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|Title: ||Stabilization of fine gravels by net-spinning caddisfly larvae|
|Authors: ||Johnson, Matthew F.|
Rice, Stephen P.
Wood, Paul J.
|Keywords: ||Ecosystem engineering|
|Issue Date: ||2009|
|Publisher: ||© John Wiley & Sons, Ltd.|
|Citation: ||JOHNSON, M.F. ... et al., 2009. Stabilization of fine gravels by net-spinning caddisfly larvae. Earth Surface Processes and Landforms, 34 (3), pp. 413 - 423.|
|Abstract: ||We examined the impact of Hydropsychidae caddisfly larvae on the incipient motion of two sizes of narrowly graded
fine-gravel (4–6 and 6–8 mm). This impact was assessed relative to the collective impact of other abiotic and biotic processes that
are potentially important conditioning agents of fine-gravels. Trays of gravel were placed in the River Soar, Leicestershire, UK,
where they were colonized to natural densities by caddisfly larvae. Identical trays that were surrounded by a 250 μm mesh were
also deployed, preventing colonization but allowing field conditioning of sediments, including minor reworking of grains and
biofilm development. After 21 days in the river, trays were removed to a laboratory flume where grain entrainment stresses were
established. In addition to the colonized and conditioned treatments, critical shear stresses were measured for identical sediments
that were not placed in the river (laboratory gravels). Gravels that were colonized by Hydropsychidae required significantly
greater shear stresses for entrainment than conditioned trays (p ≤ 0·002), however, there was no significant difference between
conditioned and laboratory gravels. This implies that the presence of caddisfly can be a more important influence on fine-gravel
stability than some conditioning processes. Shields parameter was compared across treatments and across the two gravel size-fractions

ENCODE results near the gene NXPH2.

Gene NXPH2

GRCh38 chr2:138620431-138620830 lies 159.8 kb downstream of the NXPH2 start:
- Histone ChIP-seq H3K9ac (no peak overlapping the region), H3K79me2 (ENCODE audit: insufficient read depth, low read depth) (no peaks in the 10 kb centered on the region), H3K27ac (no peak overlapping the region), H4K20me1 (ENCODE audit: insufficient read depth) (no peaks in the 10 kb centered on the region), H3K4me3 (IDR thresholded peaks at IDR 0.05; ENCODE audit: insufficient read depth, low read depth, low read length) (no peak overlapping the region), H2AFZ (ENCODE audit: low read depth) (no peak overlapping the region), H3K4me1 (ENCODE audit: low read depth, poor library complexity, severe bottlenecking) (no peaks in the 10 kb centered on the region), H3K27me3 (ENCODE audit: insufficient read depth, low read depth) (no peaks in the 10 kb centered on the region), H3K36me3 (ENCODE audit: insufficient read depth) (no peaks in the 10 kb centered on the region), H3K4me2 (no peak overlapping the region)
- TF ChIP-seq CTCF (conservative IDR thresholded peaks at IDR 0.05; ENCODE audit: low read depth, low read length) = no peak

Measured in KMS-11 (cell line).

using two-way ANOVA. No significant differences or interactions were observed, indicating that 4–6 mm gravel was stabilized to
a similar degree as 6–8 mm gravel by conditioning and colonization processes. Our results extend earlier studies in two important
ways: (1) entrainment stresses were established for fine gravels that were colonized at natural densities, under natural stream
conditions; and (2) the caddisfly effect was measured relative to both field-conditioned and unconditioned laboratory controls.
The temporal and spatial distribution of silk-spinning caddisfly larvae suggests that they have the potential to influence fine-sediment
mobility in many rivers, worldwide.|
|Description: ||This article was submitted for publication in the journal, Earth Surface Processes and Landforms [© John Wiley & Sons, Ltd.] and the definitive version is available at: http://dx.doi.org/10.1002/esp.1750|
|Version: ||Submitted for publication|
|Publisher Link: ||http://dx.doi.org/10.1002/esp.1750|
|Appears in Collections:||Published Articles (Geography)|
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